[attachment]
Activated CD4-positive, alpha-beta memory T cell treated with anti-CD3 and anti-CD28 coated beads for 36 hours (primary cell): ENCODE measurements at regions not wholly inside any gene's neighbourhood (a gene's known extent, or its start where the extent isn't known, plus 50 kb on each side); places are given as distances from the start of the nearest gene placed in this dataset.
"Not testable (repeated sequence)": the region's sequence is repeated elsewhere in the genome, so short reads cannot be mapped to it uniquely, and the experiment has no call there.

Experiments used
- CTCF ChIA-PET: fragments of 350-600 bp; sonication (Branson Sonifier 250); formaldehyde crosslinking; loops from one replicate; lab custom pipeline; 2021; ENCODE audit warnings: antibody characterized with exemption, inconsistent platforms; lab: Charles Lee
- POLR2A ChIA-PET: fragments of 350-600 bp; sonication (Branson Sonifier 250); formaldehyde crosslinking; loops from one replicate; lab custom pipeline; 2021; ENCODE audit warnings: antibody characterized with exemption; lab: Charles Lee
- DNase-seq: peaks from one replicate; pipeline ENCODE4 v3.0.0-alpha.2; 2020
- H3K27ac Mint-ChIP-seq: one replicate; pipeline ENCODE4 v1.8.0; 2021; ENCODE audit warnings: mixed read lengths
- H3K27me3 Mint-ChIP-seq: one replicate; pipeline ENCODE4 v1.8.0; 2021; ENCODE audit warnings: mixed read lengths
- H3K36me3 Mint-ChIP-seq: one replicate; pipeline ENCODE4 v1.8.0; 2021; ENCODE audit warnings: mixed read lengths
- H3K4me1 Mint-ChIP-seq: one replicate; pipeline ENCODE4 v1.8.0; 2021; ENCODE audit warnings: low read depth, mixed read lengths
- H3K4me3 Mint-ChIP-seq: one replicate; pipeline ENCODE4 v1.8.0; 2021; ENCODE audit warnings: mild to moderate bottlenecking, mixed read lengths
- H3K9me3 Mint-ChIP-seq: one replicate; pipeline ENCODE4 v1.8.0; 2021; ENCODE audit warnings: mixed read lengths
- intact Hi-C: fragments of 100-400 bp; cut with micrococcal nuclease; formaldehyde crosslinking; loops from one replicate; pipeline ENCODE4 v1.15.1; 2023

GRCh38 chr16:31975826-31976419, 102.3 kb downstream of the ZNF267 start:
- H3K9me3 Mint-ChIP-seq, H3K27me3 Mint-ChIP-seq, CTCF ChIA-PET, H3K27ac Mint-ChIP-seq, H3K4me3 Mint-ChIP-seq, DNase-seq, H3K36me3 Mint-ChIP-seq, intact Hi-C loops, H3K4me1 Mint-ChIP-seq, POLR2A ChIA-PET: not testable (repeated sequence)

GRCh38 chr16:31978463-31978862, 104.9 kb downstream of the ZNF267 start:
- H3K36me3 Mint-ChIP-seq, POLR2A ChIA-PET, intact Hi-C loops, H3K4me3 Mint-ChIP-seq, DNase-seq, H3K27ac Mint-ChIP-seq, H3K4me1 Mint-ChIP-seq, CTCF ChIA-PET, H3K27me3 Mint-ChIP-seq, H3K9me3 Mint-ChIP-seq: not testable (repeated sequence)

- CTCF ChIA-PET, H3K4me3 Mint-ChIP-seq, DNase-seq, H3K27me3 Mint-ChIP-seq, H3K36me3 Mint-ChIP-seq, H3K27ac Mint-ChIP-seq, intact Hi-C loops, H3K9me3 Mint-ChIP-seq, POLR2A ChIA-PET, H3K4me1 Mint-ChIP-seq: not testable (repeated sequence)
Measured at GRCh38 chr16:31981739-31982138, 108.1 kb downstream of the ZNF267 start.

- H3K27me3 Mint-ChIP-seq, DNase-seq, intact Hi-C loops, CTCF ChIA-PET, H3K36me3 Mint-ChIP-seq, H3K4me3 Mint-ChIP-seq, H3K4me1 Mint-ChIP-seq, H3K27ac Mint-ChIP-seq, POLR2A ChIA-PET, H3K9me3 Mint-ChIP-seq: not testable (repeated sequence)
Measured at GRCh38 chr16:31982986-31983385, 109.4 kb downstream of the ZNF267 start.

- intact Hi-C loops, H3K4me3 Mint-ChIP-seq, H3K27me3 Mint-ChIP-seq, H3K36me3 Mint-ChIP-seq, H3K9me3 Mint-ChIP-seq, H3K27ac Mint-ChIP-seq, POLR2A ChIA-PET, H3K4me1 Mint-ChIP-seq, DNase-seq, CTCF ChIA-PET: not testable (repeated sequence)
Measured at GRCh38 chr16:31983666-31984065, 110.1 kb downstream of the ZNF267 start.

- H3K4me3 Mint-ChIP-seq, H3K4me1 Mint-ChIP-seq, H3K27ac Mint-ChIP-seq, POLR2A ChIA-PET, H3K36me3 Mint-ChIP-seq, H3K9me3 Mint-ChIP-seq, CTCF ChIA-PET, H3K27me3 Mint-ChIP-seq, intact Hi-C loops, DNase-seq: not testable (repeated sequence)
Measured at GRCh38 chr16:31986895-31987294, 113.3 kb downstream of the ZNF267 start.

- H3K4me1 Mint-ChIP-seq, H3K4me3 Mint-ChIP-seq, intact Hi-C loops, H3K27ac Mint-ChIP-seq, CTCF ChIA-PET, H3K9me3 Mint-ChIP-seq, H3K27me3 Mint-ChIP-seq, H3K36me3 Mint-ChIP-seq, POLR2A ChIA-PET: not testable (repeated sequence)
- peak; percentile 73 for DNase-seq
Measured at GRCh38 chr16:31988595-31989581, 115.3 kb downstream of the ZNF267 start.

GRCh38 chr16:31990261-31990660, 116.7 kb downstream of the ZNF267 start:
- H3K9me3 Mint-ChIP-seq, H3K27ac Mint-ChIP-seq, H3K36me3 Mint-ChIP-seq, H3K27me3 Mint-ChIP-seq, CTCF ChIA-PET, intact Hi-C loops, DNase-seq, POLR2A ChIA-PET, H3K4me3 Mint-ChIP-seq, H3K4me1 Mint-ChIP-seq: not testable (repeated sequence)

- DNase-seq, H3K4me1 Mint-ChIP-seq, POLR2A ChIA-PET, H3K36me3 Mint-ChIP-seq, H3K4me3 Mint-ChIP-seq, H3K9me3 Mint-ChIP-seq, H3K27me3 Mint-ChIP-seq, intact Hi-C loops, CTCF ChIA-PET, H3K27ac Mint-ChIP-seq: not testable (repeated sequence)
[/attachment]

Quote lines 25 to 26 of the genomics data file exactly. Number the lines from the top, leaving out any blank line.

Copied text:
Measured at GRCh38 chr16:31986895-31987294, 113.3 kb downstream of the ZNF267 start.

- H3K4me1 Mint-ChIP-seq, H3K4me3 Mint-ChIP-seq, intact Hi-C loops, H3K27ac Mint-ChIP-seq, CTCF ChIA-PET, H3K9me3 Mint-ChIP-seq, H3K27me3 Mint-ChIP-seq, H3K36me3 Mint-ChIP-seq, POLR2A ChIA-PET: not testable (repeated sequence)